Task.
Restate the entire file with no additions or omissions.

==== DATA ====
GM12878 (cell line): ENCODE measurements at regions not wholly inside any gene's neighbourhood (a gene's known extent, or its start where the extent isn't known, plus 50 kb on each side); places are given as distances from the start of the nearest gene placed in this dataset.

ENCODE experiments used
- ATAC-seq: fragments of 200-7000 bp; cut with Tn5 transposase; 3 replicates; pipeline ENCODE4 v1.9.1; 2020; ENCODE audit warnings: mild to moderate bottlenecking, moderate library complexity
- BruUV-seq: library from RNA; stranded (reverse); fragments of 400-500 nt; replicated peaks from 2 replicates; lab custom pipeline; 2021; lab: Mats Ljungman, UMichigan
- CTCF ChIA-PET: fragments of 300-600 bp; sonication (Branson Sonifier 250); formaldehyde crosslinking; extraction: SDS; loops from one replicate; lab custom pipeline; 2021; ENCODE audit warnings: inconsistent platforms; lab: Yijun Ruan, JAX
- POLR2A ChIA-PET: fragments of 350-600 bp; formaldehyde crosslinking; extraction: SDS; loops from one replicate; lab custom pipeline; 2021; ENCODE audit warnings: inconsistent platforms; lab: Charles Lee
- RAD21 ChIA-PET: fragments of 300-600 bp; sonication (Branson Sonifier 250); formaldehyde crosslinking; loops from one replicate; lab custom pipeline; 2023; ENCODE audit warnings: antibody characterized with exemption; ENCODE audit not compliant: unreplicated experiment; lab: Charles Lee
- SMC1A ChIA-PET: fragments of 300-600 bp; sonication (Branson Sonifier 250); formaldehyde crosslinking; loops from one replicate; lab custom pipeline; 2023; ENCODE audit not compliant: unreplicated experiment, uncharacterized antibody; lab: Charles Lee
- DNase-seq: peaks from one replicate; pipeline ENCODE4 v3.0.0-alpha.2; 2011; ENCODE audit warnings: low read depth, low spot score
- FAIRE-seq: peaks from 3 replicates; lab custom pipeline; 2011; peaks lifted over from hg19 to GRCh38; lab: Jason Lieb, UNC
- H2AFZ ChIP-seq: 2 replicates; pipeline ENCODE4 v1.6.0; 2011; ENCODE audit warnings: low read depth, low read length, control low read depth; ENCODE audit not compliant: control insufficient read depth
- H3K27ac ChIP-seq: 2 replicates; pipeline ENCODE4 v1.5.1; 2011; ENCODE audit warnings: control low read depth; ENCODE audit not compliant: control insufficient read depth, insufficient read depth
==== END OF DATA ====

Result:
GM12878 (cell line): ENCODE measurements at regions not wholly inside any gene's neighbourhood (a gene's known extent, or its start where the extent isn't known, plus 50 kb on each side); places are given as distances from the start of the nearest gene placed in this dataset.

ENCODE experiments used
- ATAC-seq: fragments of 200-7000 bp; cut with Tn5 transposase; 3 replicates; pipeline ENCODE4 v1.9.1; 2020; ENCODE audit warnings: mild to moderate bottlenecking, moderate library complexity
- BruUV-seq: library from RNA; stranded (reverse); fragments of 400-500 nt; replicated peaks from 2 replicates; lab custom pipeline; 2021; lab: Mats Ljungman, UMichigan
- CTCF ChIA-PET: fragments of 300-600 bp; sonication (Branson Sonifier 250); formaldehyde crosslinking; extraction: SDS; loops from one replicate; lab custom pipeline; 2021; ENCODE audit warnings: inconsistent platforms; lab: Yijun Ruan, JAX
- POLR2A ChIA-PET: fragments of 350-600 bp; formaldehyde crosslinking; extraction: SDS; loops from one replicate; lab custom pipeline; 2021; ENCODE audit warnings: inconsistent platforms; lab: Charles Lee
- RAD21 ChIA-PET: fragments of 300-600 bp; sonication (Branson Sonifier 250); formaldehyde crosslinking; loops from one replicate; lab custom pipeline; 2023; ENCODE audit warnings: antibody characterized with exemption; ENCODE audit not compliant: unreplicated experiment; lab: Charles Lee
- SMC1A ChIA-PET: fragments of 300-600 bp; sonication (Branson Sonifier 250); formaldehyde crosslinking; loops from one replicate; lab custom pipeline; 2023; ENCODE audit not compliant: unreplicated experiment, uncharacterized antibody; lab: Charles Lee
- DNase-seq: peaks from one replicate; pipeline ENCODE4 v3.0.0-alpha.2; 2011; ENCODE audit warnings: low read depth, low spot score
- FAIRE-seq: peaks from 3 replicates; lab custom pipeline; 2011; peaks lifted over from hg19 to GRCh38; lab: Jason Lieb, UNC
- H2AFZ ChIP-seq: 2 replicates; pipeline ENCODE4 v1.6.0; 2011; ENCODE audit warnings: low read depth, low read length, control low read depth; ENCODE audit not compliant: control insufficient read depth
- H3K27ac ChIP-seq: 2 replicates; pipeline ENCODE4 v1.5.1; 2011; ENCODE audit warnings: control low read depth; ENCODE audit not compliant: control insufficient read depth, insufficient read depth